I conditioned new batteries and charged them in a Sanyo NC-MDR02NU charger. This is the best compact, lightweight, reliable charger I could find that works on interational voltage rates (100 to 240 volts). It weighs 76 grams. It charges two fully discharged batteries in slightly less than 4 hours.
Eneloop batteries lasted 19 hours and 22 minutes, and the 2700 mAh batteries lasted 25 hours in the Dakota 20 using the same test methods I used for alkaline and lithium batteries. The 2700 mAh batteries are obviously superior when using the GPS for a long time, but if you're just using it for short periods of time followed by long periods of disuse, the Eneloops would be a better choice since they don't lose much charge while not being used.
Next comes the weight savings analysis. Which battery will save weight on a hike, disposable lithium or rechargeable NiMH? This depends on two things: the total legth of the hike, which dictates how many disposable batteries would be needed, and the maximum amount of time between opportunities to recharge batteries, which dictates how many rechargeable batteries would be needed. In general, longer hikes with more opportunities for recharging favor using rechargeable batteries, and shorter hikes with less opportunities for recharging favor disposable batteries. The following table summarizes the results. I used 10 hours per day of hiking time.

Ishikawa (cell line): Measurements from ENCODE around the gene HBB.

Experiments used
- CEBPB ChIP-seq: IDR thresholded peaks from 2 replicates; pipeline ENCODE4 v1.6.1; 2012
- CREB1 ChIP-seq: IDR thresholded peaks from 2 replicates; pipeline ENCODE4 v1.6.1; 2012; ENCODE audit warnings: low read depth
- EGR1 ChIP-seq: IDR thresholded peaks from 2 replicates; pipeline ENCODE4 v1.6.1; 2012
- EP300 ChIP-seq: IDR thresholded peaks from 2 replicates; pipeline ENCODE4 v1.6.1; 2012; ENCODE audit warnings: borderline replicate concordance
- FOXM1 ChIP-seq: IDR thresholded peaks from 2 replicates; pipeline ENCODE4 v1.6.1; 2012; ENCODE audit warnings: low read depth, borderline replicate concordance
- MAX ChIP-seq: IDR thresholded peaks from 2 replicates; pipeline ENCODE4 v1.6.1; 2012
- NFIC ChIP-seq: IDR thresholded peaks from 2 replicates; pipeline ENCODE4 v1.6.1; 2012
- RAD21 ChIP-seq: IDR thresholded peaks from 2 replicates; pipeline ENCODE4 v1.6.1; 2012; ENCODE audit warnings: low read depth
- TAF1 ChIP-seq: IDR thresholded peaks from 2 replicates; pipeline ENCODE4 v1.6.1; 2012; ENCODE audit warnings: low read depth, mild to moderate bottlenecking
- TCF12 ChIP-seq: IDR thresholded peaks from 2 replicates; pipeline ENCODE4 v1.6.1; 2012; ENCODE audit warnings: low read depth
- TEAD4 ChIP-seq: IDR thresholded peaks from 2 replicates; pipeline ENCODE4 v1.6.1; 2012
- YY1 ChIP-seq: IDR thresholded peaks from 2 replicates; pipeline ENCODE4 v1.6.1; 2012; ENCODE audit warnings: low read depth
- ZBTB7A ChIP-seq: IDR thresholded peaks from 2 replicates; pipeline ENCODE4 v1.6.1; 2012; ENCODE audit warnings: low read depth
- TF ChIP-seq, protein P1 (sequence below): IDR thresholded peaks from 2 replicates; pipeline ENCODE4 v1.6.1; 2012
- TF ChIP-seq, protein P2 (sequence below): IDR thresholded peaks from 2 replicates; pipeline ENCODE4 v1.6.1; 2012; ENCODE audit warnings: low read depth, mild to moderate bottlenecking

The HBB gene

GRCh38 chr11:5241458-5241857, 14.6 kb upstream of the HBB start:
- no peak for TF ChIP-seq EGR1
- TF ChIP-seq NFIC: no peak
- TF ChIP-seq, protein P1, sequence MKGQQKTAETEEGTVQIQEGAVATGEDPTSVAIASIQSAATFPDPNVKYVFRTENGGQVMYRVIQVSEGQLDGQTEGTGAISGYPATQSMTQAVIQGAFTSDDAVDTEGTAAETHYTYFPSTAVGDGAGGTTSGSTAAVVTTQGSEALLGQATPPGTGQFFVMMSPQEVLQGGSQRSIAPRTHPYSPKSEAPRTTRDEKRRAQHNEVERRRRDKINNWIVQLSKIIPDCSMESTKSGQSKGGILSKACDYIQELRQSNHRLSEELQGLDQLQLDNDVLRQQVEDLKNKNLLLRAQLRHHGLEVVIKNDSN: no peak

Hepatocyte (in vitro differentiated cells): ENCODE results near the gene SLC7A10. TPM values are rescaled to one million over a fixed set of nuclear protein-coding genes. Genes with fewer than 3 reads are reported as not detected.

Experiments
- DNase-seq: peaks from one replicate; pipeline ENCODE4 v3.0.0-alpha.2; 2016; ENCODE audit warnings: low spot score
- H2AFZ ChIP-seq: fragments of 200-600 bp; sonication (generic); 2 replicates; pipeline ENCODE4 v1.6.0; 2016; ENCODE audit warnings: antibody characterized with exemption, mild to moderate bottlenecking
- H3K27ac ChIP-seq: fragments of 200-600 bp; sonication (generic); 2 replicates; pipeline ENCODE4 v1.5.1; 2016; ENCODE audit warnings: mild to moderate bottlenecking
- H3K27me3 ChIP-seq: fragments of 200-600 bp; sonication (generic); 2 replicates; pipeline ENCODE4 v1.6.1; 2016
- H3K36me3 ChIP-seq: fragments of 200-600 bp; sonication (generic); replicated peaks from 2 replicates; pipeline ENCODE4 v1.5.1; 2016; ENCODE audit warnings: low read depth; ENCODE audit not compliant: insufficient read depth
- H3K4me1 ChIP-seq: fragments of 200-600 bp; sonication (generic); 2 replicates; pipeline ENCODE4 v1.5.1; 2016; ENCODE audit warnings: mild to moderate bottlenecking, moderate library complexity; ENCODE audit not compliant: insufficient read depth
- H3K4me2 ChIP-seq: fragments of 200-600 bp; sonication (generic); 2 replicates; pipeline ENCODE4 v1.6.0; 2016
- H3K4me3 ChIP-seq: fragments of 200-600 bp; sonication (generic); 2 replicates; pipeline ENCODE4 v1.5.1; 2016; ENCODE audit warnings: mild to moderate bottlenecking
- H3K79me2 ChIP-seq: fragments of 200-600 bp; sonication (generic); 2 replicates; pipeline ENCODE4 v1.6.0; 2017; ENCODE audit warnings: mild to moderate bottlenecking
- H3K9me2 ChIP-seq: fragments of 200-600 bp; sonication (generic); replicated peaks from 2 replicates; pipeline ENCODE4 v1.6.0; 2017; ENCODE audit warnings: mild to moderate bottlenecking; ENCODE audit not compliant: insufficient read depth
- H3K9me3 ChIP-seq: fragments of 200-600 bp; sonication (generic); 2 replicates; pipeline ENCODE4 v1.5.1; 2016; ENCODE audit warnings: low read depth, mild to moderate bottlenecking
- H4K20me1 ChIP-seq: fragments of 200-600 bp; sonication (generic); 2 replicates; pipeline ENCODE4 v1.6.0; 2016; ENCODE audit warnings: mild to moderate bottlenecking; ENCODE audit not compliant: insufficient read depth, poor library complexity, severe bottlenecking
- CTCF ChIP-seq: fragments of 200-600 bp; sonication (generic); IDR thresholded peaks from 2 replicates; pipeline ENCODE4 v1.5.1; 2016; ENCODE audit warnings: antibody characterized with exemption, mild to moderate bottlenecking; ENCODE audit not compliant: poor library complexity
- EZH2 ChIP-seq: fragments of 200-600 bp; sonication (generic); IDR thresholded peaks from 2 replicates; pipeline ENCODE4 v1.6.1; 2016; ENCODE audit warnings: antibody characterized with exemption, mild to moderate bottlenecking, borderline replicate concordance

Weight with charger Recharge frequency Lithium equivalent ————————————————————— —————————————————— ———————————————————————————————— 2 batteries 136 grams 25 hours, 2 days 10 batteries, 150 hours, 15 days 4 batteries 196 grams 50 hours, 5 days 14 batteries, 210 hours, 21 days 6 batteries 256 grams 75 hours, 7 days 18 batteries, 270 hours, 27 days 8 batteries 316 grams 100 hours, 10 days 22 batteries, 330 hours, 33 days
Weight with charger Recharge frequency Lithium equivalent ————————————————————— —————————————————— ———————————————————————————————— 2 batteries 136 grams 25 hours, 2 days 20 batteries, 300 hours, 30 days 4 batteries 196 grams 50 hours, 5 days 28 batteries, 420 hours, 42 days 6 batteries 256 grams 75 hours, 7 days 36 batteries, 540 hours, 54 days 8 batteries 316 grams 100 hours, 10 days 44 batteries, 660 hours, 66 days
Disposable batteries are simpler to use because you won't have to change batteries as frequently and you don't have to worry about remembering to recharge your batteries at night and making sure not to forget the charger in the morning!
One more point I should mention is that lithium batteries don't lose as much power in cold weather as NiMH batteries do.
In sumary, assuming weight savings are your first priority (true for me), I think I would only want to use rechargeable batteries when it's a really long hike and I am sure I will be able to charge the batteries at least once every two days. For any long hike on the Great Wall I don't think rechargeable batteries are appropriate. If cost savings is more important to you than weight savings, rechargeable batteries are a viable choice for a long hike. I hope this analysis will help you to decide when to use which type.
Of course, the weight savings analysis assumes you won't be able to buy lithium batteries during your hike, which would be true on the Great Wall but not so, for example, on the Appalachian Trail.
My next step will be analysis of solar chargers...